Figure 1: An IVI driver architecture maximizes code reuse and works with multiple hardware platforms.
To achieve interchangeability, the IVI Foundation has defined specifications for the following eight instrument classes: digital multimeter (DMM), oscilloscope, arbitrary waveform/function generator, DC power supply, switch, power meter, spectrum analyzer, and RF signal generator. For the purpose of illustrating the advantages of IVI, consider a DMM/switch system that is being expanded. Because of higher throughput demands, an additional DMM might be needed. However, because of cost constraints, a cheaper model of the instrument is chosen from a different vendor. If the test program for the system were written using IVI drivers, the code to deploy the first DMM could be reused to deploy the second one as well. For more information on IVI, visit the IVI page.

Lastly, systems built to sustain long-term technological advances must be flexible and use application development environments (ADEs) that can withstand structural changes by working with multiple hardware and software platforms. If the ADE does not support these multiple platforms, programmers need to use different ADEs for different projects and spend time porting existing intellectual property from one platform to the other. Consider an older application built to work on Windows 98 that needs to be transported over to a newer PC that runs Windows XP. If the ADE used to develop the code did not support Windows XP, the test program would have to be completely reconstructed. Similarly, imagine that your application needs change and you must add a new measurement device. If your development software does not support this new hardware, then you may have to substantially change the application. Both scenarios would exponentially increase development time and significantly affect the efficiency of the test engineer. Therefore, a software package well-suited for designing test system architectures for longevity must support multiple vendor hardware platforms and numerous OSs. Moreover, it must be built on an adaptable framework that simplifies the process of adding support for new hardware and OSs when needed. Software with these features helps minimize the time needed to modify existing test code when new hardware or tests are introduced in the system, thus increasing application longevity.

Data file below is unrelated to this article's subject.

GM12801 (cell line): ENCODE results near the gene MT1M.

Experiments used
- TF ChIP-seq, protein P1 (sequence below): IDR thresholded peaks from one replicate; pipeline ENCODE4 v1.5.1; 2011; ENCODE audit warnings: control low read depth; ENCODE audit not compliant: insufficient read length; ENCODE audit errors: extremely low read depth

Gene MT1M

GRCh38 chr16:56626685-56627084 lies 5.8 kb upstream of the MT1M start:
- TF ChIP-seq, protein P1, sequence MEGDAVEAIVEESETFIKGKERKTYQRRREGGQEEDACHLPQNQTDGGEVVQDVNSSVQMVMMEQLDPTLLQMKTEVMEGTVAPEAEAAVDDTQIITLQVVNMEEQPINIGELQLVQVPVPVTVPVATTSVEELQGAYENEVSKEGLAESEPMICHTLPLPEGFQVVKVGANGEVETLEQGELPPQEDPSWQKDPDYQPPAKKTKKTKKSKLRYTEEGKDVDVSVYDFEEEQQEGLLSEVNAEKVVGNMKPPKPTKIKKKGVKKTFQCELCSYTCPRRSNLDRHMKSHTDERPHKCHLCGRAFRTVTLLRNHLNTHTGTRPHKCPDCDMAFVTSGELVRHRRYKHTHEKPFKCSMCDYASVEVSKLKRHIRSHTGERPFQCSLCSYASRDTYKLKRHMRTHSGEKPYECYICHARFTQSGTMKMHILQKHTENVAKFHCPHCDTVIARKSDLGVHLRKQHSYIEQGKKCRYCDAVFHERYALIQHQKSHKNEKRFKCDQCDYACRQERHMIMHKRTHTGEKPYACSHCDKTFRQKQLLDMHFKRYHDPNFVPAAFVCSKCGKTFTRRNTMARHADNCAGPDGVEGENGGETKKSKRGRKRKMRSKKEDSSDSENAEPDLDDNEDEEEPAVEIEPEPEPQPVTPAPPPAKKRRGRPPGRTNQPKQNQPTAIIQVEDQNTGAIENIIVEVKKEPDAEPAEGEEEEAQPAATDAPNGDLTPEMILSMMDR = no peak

Hardware Considerations

Consider a DUT that is a product model of a gadget that is constantly evolving – for example, the Apple iPod. Older versions of this device such as the iPod mini (now obsolete) were audio-only devices. Newer iPods can play sound as well as video. An evaluation of past trends and the wide adoption of the iPod show that it is possible that future versions of the device will incorporate additional features. Testing complex and evolving devices such as the iPod requires a flexible hardware platform that is constantly growing. This section lists the factors to consider when choosing hardware platform for designing long-term test system architectures.

  • Open Industry Standard
  • Modular and Flexible for Easy Expansion
  • Ability to Meet Various Test Needs